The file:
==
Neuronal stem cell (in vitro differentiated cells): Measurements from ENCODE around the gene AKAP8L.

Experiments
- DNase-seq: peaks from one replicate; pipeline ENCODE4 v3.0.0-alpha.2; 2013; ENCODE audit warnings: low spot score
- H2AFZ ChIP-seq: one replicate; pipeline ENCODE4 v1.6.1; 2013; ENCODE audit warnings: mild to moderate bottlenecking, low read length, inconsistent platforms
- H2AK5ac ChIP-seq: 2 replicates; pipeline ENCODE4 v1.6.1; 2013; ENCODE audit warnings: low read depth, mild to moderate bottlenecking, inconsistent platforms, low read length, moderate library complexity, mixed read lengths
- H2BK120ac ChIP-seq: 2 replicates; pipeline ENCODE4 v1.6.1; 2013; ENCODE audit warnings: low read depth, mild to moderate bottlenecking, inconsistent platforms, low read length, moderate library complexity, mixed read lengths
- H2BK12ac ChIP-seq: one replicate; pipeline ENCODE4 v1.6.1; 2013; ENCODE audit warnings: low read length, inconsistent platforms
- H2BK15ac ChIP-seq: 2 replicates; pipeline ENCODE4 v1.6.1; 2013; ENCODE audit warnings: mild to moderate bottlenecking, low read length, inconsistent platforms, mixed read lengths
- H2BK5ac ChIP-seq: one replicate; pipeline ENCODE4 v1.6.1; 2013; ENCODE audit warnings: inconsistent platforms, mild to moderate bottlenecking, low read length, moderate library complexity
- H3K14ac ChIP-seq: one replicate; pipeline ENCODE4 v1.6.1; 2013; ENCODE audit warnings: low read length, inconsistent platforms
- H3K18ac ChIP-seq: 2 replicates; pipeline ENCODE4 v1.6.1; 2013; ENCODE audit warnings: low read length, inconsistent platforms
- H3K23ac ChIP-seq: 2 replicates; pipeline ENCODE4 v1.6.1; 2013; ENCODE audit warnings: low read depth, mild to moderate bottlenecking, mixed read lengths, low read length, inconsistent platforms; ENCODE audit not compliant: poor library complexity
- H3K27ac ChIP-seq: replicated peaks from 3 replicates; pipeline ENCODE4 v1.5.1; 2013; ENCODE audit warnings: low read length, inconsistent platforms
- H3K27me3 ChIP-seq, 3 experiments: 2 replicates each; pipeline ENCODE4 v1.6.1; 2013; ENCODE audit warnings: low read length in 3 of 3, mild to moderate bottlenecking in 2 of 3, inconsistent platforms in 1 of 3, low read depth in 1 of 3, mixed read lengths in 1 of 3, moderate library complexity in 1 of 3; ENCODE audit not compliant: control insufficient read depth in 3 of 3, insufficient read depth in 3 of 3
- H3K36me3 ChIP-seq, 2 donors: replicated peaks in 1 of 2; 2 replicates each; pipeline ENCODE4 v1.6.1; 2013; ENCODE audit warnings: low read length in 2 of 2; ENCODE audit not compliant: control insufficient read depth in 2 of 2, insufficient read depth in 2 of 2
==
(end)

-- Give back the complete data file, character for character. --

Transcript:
Neuronal stem cell (in vitro differentiated cells): Measurements from ENCODE around the gene AKAP8L.

Experiments
- DNase-seq: peaks from one replicate; pipeline ENCODE4 v3.0.0-alpha.2; 2013; ENCODE audit warnings: low spot score
- H2AFZ ChIP-seq: one replicate; pipeline ENCODE4 v1.6.1; 2013; ENCODE audit warnings: mild to moderate bottlenecking, low read length, inconsistent platforms
- H2AK5ac ChIP-seq: 2 replicates; pipeline ENCODE4 v1.6.1; 2013; ENCODE audit warnings: low read depth, mild to moderate bottlenecking, inconsistent platforms, low read length, moderate library complexity, mixed read lengths
- H2BK120ac ChIP-seq: 2 replicates; pipeline ENCODE4 v1.6.1; 2013; ENCODE audit warnings: low read depth, mild to moderate bottlenecking, inconsistent platforms, low read length, moderate library complexity, mixed read lengths
- H2BK12ac ChIP-seq: one replicate; pipeline ENCODE4 v1.6.1; 2013; ENCODE audit warnings: low read length, inconsistent platforms
- H2BK15ac ChIP-seq: 2 replicates; pipeline ENCODE4 v1.6.1; 2013; ENCODE audit warnings: mild to moderate bottlenecking, low read length, inconsistent platforms, mixed read lengths
- H2BK5ac ChIP-seq: one replicate; pipeline ENCODE4 v1.6.1; 2013; ENCODE audit warnings: inconsistent platforms, mild to moderate bottlenecking, low read length, moderate library complexity
- H3K14ac ChIP-seq: one replicate; pipeline ENCODE4 v1.6.1; 2013; ENCODE audit warnings: low read length, inconsistent platforms
- H3K18ac ChIP-seq: 2 replicates; pipeline ENCODE4 v1.6.1; 2013; ENCODE audit warnings: low read length, inconsistent platforms
- H3K23ac ChIP-seq: 2 replicates; pipeline ENCODE4 v1.6.1; 2013; ENCODE audit warnings: low read depth, mild to moderate bottlenecking, mixed read lengths, low read length, inconsistent platforms; ENCODE audit not compliant: poor library complexity
- H3K27ac ChIP-seq: replicated peaks from 3 replicates; pipeline ENCODE4 v1.5.1; 2013; ENCODE audit warnings: low read length, inconsistent platforms
- H3K27me3 ChIP-seq, 3 experiments: 2 replicates each; pipeline ENCODE4 v1.6.1; 2013; ENCODE audit warnings: low read length in 3 of 3, mild to moderate bottlenecking in 2 of 3, inconsistent platforms in 1 of 3, low read depth in 1 of 3, mixed read lengths in 1 of 3, moderate library complexity in 1 of 3; ENCODE audit not compliant: control insufficient read depth in 3 of 3, insufficient read depth in 3 of 3
- H3K36me3 ChIP-seq, 2 donors: replicated peaks in 1 of 2; 2 replicates each; pipeline ENCODE4 v1.6.1; 2013; ENCODE audit warnings: low read length in 2 of 2; ENCODE audit not compliant: control insufficient read depth in 2 of 2, insufficient read depth in 2 of 2